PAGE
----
Sunday, November 1, 2009


Recently when my husband got an invitation from Italian colleagues to give a mathematical talk at their home university, he invited me to go along. Italy in the fall - what could be better?

It turns out, however, that not all Italians live in Italy. Some - but not many - live in Fayetteville, Arkansas.

Like Professor Dr. von Igelfeld, the hero of Alexander McCall Smith's very funny book, "The Finer Points of Sausage Dogs," I had not envisioned spending time in Fayetteville. The good professor, renowned among his German colleagues for his academic tome, Portuguese Irregular Verbs, had anticipated an invitation to New York or California. In a bureaucratic mix up, he is sent instead to Fayetteville. There he finds to his delight, as I did, "a charming college town nestling in the Ozark Mountains, seat of the University of Arkansas..."

Scientifically speaking, the Ozarks are not mountains, but rather a high inland plateau, eroded by time, weather and the action of its many rivers. Fayetteville, a quintessential college town, is in one of the fastest growing metropolitan areas in the country. Nonetheless, it's just a 20-minute car ride from the busy, student-filled town to the solitude of the countryside. Professor Dr. von Igelfeld's experience describes it perfectly:

They drove out of town, following a road that wound up into the hills. It was a gentle landscape - limestone hills which had been softened by the action of the rain; meandering valleys dotted with farmhouses under shady oak trees. Von Igelfeld had not thought of America as being at all like this; there were no dry plains, no glittering Dallas in the distance, no leafy suburbia with neat white houses. This could have been Bavaria, or even Austria.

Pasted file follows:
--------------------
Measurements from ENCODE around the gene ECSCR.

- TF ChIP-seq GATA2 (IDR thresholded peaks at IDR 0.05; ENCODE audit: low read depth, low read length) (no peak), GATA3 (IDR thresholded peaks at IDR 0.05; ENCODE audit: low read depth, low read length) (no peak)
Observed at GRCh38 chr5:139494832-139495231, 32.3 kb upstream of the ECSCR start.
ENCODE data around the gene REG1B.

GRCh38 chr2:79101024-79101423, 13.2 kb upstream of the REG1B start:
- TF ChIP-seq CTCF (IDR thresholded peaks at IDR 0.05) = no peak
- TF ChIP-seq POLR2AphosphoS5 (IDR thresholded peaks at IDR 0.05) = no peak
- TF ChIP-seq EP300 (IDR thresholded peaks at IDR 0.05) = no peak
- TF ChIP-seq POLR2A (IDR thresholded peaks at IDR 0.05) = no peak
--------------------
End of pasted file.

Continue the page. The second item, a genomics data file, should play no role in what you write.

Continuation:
Our drive took us to nearby Devil's Den State Park. Filled with natural bridges, waterfalls, caves and more than 20 miles of hiking trails, Devil's Den is also one of the best preserved Civilian Conservation Corps projects in the country. In the 1930s, the CCC built the park's first hiking trails, a stone dam, offices, a restaurant, and campgrounds with cabins made of native stone and logs.

The next day while my professor was pushing back the frontiers of mathematical science up the hill at the University of Arkansas, I took a walking tour of Fayetteville. According to the town brochure, "Fayetteville is the center of everything that happens in Northwest Arkansas." It is a nice town with lots of trees, arts and crafts style houses, parks, walking paths, good book stores, a performing arts center and, of course, the University.

There are also, I've been told, restaurants that specialize in good southern-style cooking. Perhaps we'll try one of them on our next visit to Fayetteville. This time around, we ate at the best place in town - our friends' house.

Fayetteville may be in Arkansas and the countryside may look like Bavaria or even Austria, but sitting around our friends' dinner table eating their delicious home-cooked Italian food, Fayetteville sure felt a lot like Italy.

"From his seat on the aeroplane, von Igelfeld looked down at the Ozarks as they became smaller and smaller beneath him. It was a good place, America, and Arkansas was a good state."
(For more photos, click here.)


Photos by Geraldine Calisti Kaylor

All quotations are from the book

The Finer Points of Sausage Dogs
by Alexander McCall Smith
Anchor Books, 2005

1 comment:

  1. It looks like a pleasant place--I've read about it, but for all the colleges and universities I visit, it's one I haven't seen! People always ask me if there are places I'd like to move to, since I see so much of the US--I have come to conclude that while I love where I am now, if I do ever move, it will have to at least be near a college or university--they're always great towns. Great photos!


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